- Scrambling: The trip involves Class 3 climbing: i.e., climbing that is relatively easy with plentiful handholds. Although a rope is rarely required, Class 3 climbing may be intimidating for less experienced mountaineers. Always consider bringing and wearing a climbing helmet to ensure your own safety. A fall on a Class 3 route usually results in a minor injury, but can on occasion result in serious injury or death.
- Semi-technical: The trip involves Class 4 climbing: i.e., within the realm of technical rock climbing, but with relatively plentiful handholds. Some people will desire a rope, but usually just for protection on the descent. Participants must wear climbing helmets. A fall without the protection of a rope on a Class 4 route usually results in serious injury or death.
- Easy: Up to 5 miles and 1500 ft. elevation gain per day. The trip is on trail.
- Moderate: Up to 8 miles and 2500 ft. elevation gain per day. Part of the trip may be off trail.
- Difficult: Over 8 miles or 2500 ft. elevation gain per day. The trip is physically demanding and may involve off trail travel over steep slopes or rock.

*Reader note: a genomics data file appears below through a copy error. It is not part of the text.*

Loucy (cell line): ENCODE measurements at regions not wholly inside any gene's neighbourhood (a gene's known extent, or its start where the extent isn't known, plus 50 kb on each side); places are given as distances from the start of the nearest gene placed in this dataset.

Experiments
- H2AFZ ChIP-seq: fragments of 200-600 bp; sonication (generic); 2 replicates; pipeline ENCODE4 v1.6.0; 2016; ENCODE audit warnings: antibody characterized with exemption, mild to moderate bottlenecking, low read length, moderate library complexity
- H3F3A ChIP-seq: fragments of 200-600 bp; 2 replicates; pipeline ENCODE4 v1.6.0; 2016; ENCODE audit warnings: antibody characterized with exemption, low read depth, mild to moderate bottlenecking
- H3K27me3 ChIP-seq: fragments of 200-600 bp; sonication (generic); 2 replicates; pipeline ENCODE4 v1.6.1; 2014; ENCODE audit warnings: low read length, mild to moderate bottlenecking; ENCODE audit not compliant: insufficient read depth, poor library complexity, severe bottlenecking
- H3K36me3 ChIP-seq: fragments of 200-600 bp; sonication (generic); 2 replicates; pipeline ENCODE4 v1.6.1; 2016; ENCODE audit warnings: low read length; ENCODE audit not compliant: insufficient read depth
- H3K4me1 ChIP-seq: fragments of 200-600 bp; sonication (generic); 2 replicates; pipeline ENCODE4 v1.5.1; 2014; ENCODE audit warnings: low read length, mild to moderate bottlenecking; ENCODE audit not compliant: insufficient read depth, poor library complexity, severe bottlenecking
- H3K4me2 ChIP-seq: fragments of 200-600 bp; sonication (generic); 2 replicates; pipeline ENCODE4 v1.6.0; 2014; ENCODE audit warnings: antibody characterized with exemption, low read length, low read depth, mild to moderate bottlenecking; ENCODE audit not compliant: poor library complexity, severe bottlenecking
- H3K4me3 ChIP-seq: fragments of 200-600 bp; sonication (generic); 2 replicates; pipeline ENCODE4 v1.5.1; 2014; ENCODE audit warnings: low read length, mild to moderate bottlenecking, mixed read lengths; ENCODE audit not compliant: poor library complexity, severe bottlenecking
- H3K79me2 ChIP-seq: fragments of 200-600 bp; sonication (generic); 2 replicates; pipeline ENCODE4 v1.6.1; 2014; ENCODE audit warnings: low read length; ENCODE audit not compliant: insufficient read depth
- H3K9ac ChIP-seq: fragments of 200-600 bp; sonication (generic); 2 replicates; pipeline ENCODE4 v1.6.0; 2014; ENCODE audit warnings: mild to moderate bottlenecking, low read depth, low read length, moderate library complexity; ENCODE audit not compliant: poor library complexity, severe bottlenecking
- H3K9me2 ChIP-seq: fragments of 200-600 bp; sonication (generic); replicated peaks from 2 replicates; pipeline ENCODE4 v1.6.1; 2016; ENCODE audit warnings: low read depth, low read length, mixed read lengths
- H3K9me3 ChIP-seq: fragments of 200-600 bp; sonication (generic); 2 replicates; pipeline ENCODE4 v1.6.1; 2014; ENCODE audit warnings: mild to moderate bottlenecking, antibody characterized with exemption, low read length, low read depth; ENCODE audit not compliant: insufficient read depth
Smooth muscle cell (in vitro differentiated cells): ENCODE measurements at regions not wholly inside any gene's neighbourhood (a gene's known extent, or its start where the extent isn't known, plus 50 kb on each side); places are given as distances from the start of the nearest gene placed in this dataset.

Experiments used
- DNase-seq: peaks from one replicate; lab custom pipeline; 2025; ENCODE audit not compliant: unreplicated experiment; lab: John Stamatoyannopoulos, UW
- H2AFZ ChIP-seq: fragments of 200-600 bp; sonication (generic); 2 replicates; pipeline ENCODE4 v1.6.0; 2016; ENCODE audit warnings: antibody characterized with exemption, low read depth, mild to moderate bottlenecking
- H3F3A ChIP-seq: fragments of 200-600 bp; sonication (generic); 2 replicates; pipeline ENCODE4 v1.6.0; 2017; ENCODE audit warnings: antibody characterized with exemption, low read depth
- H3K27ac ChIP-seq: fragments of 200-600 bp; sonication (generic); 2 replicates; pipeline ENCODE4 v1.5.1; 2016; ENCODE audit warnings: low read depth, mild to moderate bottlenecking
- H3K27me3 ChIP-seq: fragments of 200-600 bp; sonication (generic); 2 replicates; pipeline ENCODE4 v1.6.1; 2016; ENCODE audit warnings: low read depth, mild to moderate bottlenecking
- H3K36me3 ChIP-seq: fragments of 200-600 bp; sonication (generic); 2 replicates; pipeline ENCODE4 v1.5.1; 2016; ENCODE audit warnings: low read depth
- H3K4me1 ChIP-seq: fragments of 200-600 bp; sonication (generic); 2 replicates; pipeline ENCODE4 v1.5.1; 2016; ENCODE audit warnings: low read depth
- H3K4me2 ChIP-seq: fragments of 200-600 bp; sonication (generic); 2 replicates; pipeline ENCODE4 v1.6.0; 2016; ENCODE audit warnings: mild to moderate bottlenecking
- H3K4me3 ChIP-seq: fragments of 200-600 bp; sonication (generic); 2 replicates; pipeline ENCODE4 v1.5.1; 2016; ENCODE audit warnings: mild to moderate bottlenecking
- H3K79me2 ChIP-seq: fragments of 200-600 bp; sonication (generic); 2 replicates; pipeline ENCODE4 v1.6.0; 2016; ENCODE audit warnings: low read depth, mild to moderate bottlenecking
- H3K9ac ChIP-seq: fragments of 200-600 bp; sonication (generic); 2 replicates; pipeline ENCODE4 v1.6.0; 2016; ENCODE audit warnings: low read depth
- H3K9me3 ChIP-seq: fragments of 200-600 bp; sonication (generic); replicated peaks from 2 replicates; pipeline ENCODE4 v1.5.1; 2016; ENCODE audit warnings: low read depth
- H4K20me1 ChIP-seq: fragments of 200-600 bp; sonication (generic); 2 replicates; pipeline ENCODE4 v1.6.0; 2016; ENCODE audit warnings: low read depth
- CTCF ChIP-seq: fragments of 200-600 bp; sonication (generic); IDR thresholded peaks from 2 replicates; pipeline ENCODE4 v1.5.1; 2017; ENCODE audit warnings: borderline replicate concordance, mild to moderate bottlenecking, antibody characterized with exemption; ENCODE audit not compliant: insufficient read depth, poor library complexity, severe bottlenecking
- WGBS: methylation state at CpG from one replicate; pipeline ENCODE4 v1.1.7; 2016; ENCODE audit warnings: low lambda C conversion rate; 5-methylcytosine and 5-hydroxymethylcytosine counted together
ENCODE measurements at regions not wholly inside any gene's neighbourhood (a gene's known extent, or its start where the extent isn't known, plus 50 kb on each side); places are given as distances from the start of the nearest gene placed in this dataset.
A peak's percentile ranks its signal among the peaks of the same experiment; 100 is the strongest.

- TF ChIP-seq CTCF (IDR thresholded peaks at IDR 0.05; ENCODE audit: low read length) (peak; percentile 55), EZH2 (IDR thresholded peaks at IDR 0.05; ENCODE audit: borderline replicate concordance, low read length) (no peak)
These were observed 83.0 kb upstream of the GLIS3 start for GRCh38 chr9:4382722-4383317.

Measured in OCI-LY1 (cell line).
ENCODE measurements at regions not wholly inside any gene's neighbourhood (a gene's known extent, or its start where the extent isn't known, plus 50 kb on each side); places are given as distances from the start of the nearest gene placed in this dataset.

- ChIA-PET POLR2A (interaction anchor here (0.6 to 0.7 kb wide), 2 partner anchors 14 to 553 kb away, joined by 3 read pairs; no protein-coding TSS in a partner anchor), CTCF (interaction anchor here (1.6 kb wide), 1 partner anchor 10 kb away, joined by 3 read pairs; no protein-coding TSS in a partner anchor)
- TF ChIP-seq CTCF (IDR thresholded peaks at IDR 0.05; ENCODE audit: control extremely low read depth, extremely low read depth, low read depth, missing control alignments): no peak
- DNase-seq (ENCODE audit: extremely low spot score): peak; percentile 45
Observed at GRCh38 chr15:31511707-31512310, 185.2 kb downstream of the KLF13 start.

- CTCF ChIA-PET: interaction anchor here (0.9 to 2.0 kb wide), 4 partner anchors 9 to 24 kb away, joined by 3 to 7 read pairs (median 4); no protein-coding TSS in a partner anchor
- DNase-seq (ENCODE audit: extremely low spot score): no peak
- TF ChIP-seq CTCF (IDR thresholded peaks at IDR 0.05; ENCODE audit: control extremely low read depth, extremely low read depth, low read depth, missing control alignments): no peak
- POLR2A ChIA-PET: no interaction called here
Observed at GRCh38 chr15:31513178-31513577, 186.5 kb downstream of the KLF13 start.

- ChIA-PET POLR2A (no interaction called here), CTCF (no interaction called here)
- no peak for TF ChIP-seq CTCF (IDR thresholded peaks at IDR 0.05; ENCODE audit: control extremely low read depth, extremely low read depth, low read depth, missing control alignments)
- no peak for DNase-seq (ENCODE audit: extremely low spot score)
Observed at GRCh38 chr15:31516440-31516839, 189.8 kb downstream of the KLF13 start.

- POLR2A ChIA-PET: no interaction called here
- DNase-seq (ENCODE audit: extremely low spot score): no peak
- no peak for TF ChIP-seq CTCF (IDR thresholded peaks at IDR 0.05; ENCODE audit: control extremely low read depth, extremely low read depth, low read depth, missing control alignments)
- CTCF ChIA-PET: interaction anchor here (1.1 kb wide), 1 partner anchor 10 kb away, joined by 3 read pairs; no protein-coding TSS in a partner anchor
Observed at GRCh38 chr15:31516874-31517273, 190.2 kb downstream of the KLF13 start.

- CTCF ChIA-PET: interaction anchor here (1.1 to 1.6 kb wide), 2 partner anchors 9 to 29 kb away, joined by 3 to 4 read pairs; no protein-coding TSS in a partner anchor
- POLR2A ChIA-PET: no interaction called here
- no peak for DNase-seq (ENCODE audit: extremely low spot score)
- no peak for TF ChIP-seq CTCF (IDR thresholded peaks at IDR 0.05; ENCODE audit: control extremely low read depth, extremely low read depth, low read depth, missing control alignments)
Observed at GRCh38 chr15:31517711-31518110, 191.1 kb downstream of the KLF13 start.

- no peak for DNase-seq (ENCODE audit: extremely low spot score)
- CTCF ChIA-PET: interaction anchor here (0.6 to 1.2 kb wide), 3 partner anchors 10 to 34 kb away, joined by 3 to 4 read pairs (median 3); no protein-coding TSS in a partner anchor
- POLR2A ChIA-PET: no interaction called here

- Easy: No description available.
- Moderate: No description available.
- Difficult: No description available.
Idaho Mountain Recreation uses the following ratings as defined by the International Scale of River Difficulty:
- Class I: Swiftwater, small rough areas (minimal paddling skills)
- Class II: Rough water, small drops, some rocks, requires manuevering (basic paddling skills)
- Class III: Whitewater, medium waves, drops to 5 feet, requires significant manuevering (experienced paddling skills)
- Class IV: Whitewater, large waves, rocks and hazards, considerable drops, sharp manuevering (whitewater experience)
- Class V: Whitewater, large waves, large rocks and hazards, large drops, precise manuevering (advanced whitewater experience)
If you are unsure whether your skiing abilities (especially turning and stopping skills) are suitable for a trip, please contact the trip leader.
- Easy I: 1 to 3 miles round trip on generally flat terrain. Suitable for beginners.
- Easy II: 3 to 6 miles round trip and up to 600 ft. elevation gain.
- Easy III: 6 to 8 miles round trip or 600 ft. to 800 ft. elevation gain.
- Moderate I: 800 ft. to 1100 ft. elevation gain.
- Moderate II: 1100 ft. to 1500 ft. elevation gain.
- Moderate III: 1500 ft. to 1800 ft. elevation gain.
- Advanced I: 1800 ft. to 2500 ft. elevation gain, 15-20 miles.
- Advanced II: Over 2500 ft. elevation gain.
Advanced ski tours are generally over 10 miles on difficult terrain and at a fast pace. To go on an Advanced ski trip, you must be able to break trail for three miles and must have excellent Nordic downhill ability. In addition to the IMR essentials, you should carry a shovel, avalanche beacon, and any extra items required by the leader.
- Easy: Up to 5 miles round trip and 600 ft. elevation gain.
- Moderate: Up to 8 miles round trip and 1200 ft. elevation gain.
- Difficult: Over 8 miles round trip or 1200 ft. elevation gain.